Bob Homan: Knowing what you are getting

Bob Homan: Knowing what you are getting

Artificial Intelligence Technology Geopolitics
Bob Homan (foto credits Kees Rijken).jpg

This column was originally written in Dutch. This is an English translation.

By Bob Homan, Head of ING Investment Office

Despite what economic laws, the reshoring of high-tech production not only leads to problems, but also to surprising investment opportunities.

In addition to the rise of AI and the development of interest rates, deglobalization is currently the most discussed theme in the world of financial markets. AI is seen as an opportunity and deglobalization as a threat. Personally, I think that the impact of deglobalization on the financial markets is ultimately not too bad.

Reshoring leads to higher interest rates and higher growth

Let's look at the macro level first. This mainly concerns the highest technology that governments no longer want to be shared with everyone (read: the Chinese). This, and the perceived vulnerability of supply chains, leads to reshoring, bringing certain production back home, for example semiconductor production. The investments involved lead to additional demand for capital and therefore to higher interest rates. But at the same time, this also ensures additional economic growth.

Nothing will probably change in the meantime for the home, garden and kitchen items you buy via Alibaba or Temu. No trading bloc has an interest in erecting barriers to this. The car industry can be a kind of intermediate category: there is trade, but high rates.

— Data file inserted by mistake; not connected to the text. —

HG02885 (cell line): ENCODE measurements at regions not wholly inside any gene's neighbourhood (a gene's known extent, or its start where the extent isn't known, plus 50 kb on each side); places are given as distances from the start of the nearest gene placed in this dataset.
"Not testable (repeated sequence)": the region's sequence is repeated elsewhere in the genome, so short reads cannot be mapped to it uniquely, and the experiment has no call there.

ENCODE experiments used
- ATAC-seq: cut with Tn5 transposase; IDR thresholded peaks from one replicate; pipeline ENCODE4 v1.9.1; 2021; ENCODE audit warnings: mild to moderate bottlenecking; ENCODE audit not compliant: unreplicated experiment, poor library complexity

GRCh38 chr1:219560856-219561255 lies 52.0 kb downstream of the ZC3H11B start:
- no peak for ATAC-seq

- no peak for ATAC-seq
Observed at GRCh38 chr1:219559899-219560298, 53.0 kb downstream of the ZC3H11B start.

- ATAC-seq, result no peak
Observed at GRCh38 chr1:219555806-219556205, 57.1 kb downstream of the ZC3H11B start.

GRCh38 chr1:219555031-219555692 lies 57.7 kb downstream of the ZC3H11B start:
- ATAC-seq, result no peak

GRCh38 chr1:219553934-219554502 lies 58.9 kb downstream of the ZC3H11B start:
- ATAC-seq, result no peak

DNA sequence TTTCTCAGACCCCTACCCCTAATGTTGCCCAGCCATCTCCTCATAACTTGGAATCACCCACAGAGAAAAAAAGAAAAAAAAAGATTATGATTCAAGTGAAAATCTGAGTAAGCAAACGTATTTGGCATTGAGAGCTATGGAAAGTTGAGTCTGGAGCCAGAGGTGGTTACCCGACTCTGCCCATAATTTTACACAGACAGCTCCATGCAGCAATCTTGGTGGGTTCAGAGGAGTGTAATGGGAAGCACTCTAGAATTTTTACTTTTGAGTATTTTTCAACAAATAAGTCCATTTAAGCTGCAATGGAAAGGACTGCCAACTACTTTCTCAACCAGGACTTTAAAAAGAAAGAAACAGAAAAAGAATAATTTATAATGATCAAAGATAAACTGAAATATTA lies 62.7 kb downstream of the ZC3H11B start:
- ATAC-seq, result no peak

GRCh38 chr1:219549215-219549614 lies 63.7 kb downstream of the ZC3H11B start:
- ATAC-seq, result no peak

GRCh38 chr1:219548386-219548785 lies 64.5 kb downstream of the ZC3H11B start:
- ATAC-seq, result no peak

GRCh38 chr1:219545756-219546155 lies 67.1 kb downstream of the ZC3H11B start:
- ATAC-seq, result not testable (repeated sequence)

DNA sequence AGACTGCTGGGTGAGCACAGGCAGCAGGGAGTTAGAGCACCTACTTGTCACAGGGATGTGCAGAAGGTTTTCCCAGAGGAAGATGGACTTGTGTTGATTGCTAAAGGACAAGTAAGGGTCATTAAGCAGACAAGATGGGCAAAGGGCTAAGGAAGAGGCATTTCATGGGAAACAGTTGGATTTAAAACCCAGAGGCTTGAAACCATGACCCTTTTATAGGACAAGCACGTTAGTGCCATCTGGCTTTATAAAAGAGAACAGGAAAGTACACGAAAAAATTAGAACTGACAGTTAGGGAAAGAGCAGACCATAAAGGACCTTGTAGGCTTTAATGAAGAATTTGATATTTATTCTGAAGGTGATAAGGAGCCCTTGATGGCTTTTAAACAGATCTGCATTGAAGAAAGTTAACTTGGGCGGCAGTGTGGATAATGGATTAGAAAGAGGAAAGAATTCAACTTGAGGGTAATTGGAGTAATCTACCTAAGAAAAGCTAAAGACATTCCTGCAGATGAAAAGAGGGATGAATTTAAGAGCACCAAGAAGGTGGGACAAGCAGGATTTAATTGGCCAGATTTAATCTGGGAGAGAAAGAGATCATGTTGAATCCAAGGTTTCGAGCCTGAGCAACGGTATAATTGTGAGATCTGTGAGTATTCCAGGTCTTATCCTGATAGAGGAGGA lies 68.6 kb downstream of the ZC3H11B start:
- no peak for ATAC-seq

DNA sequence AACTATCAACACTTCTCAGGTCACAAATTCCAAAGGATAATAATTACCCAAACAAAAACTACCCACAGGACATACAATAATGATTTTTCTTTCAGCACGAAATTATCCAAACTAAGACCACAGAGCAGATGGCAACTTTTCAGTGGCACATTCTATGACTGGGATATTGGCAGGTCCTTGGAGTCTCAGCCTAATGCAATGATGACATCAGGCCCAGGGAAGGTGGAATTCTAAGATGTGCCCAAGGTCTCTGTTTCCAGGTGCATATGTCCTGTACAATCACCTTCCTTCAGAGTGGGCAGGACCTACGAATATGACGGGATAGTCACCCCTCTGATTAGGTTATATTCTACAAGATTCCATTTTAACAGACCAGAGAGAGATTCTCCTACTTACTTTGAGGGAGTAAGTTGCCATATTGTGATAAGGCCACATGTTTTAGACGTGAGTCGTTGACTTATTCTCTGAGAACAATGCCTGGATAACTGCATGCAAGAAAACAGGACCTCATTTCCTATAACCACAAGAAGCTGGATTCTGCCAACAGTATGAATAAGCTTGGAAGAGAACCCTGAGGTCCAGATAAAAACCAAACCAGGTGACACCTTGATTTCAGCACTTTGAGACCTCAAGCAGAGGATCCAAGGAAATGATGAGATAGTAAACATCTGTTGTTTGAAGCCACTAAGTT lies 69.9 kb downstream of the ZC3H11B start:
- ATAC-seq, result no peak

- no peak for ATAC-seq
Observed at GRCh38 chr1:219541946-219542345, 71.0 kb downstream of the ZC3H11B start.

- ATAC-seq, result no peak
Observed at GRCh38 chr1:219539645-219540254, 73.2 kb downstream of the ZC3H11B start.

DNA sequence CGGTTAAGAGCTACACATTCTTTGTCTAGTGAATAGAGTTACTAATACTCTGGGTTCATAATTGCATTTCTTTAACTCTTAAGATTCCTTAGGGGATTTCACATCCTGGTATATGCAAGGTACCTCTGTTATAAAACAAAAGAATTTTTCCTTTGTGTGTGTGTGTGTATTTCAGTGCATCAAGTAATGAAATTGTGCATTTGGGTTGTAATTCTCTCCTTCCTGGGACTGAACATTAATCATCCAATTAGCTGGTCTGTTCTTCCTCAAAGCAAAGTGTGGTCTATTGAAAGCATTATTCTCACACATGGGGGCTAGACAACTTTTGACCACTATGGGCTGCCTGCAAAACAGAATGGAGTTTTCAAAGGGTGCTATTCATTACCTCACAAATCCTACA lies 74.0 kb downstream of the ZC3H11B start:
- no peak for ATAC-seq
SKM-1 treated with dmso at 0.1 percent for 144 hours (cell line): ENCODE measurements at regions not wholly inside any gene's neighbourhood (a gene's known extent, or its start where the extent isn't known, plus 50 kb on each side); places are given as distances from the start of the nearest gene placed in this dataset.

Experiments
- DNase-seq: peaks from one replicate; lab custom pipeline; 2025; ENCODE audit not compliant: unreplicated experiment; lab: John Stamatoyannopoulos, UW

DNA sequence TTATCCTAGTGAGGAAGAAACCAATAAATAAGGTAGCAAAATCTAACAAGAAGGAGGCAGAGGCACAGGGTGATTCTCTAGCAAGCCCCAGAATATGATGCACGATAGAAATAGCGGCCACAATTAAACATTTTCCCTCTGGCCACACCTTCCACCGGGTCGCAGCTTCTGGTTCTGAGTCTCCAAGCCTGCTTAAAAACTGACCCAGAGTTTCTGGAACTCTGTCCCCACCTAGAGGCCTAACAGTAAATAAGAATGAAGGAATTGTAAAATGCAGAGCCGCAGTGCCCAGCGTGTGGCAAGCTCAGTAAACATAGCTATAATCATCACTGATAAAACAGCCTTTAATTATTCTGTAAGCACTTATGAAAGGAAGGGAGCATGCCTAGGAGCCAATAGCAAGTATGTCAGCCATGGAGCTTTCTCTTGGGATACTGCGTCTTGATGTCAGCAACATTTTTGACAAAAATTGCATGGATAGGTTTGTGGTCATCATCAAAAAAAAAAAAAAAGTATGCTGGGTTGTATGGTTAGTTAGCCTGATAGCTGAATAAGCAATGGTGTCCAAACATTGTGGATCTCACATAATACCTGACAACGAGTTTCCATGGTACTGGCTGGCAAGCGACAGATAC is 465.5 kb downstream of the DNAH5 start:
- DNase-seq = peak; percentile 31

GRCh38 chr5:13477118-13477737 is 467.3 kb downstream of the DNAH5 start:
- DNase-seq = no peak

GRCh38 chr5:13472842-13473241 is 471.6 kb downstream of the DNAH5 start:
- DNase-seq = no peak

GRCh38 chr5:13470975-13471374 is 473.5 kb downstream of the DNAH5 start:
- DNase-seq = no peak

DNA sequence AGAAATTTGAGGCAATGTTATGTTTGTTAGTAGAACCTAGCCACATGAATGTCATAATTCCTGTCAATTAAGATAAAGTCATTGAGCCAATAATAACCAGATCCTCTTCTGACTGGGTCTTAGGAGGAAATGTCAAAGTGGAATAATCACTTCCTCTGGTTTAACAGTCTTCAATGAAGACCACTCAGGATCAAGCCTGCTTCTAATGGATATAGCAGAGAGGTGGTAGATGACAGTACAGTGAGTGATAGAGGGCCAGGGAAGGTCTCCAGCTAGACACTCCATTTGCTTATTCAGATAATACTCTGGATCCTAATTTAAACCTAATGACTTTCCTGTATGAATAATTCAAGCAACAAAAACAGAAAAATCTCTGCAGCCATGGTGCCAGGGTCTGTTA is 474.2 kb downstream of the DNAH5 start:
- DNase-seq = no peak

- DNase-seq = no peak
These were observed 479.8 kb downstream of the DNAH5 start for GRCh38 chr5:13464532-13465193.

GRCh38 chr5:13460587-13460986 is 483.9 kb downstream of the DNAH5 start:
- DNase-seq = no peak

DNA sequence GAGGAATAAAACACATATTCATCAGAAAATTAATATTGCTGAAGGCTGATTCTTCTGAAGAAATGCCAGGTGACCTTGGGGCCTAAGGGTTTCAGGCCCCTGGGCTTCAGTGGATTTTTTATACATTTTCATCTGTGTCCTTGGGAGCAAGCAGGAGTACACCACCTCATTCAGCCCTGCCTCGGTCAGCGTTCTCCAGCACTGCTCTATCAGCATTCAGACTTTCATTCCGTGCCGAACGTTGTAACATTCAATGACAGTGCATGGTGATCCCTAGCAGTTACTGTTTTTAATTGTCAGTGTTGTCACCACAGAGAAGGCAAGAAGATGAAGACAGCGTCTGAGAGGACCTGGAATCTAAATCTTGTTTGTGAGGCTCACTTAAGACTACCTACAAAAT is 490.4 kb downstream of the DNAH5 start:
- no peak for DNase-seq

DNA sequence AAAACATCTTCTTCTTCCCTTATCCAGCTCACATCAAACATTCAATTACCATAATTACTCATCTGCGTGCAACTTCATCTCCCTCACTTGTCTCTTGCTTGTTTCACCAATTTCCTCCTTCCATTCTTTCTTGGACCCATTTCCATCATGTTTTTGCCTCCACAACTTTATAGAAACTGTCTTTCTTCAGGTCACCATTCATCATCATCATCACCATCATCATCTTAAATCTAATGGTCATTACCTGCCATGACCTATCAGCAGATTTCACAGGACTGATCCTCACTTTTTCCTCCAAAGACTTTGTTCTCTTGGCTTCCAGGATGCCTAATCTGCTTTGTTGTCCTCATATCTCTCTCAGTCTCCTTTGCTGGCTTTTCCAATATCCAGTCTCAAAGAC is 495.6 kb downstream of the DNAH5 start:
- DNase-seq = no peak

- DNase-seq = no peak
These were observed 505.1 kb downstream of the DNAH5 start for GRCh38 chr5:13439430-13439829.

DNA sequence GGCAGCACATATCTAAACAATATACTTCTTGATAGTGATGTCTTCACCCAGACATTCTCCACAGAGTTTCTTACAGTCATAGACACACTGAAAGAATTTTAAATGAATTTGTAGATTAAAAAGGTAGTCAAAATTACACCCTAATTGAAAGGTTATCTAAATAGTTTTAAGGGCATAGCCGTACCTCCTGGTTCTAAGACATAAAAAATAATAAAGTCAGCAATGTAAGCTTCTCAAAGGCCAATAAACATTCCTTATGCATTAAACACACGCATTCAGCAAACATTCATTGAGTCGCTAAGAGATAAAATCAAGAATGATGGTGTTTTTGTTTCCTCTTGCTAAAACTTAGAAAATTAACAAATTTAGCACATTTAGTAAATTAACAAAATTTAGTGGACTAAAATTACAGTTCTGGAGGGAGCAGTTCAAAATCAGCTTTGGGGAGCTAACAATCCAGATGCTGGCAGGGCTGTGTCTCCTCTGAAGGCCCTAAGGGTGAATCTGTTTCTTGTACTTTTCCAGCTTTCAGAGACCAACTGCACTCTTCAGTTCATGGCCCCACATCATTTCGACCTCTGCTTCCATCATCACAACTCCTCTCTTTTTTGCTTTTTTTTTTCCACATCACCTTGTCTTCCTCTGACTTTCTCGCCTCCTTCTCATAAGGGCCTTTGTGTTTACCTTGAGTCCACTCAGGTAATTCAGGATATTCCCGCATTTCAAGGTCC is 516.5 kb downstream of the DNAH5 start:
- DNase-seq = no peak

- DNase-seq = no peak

Inflation risk appears to be low with high-tech reshoring

In theory, reshoring should lead to additional inflation. After all, products are no longer made in the cheapest place. I think this effect will not be too bad. High-tech products in particular have a tendency to become cheaper due to continuous developments. The speed of development may slow down slightly, but I doubt whether that will really lead to more inflation.

Every trading bloc is looking for growth in the high-tech sector

Then on a micro level. Trading blocs are looking for economic growth in high-tech sectors. The market for such products is growing rapidly and if a country disappears as a sales market, this can easily be compensated by growth in the home market. Moreover, competition from other blocks also disappears. This argument applies to a lesser extent to the car industry, should a trade war really arise in that area.

What does all this mean for the financial markets? At a macro level we see more investments, higher interest rates and therefore a less favorable environment for bonds. At the same time, higher economic growth is positive for profit growth for companies and (therefore) shares. When investing, it is important to keep an eye on the international spread with the reshoring trend. Many investors still look exclusively to the US for technology shares. Right now, opportunities are also arising in the other blocks.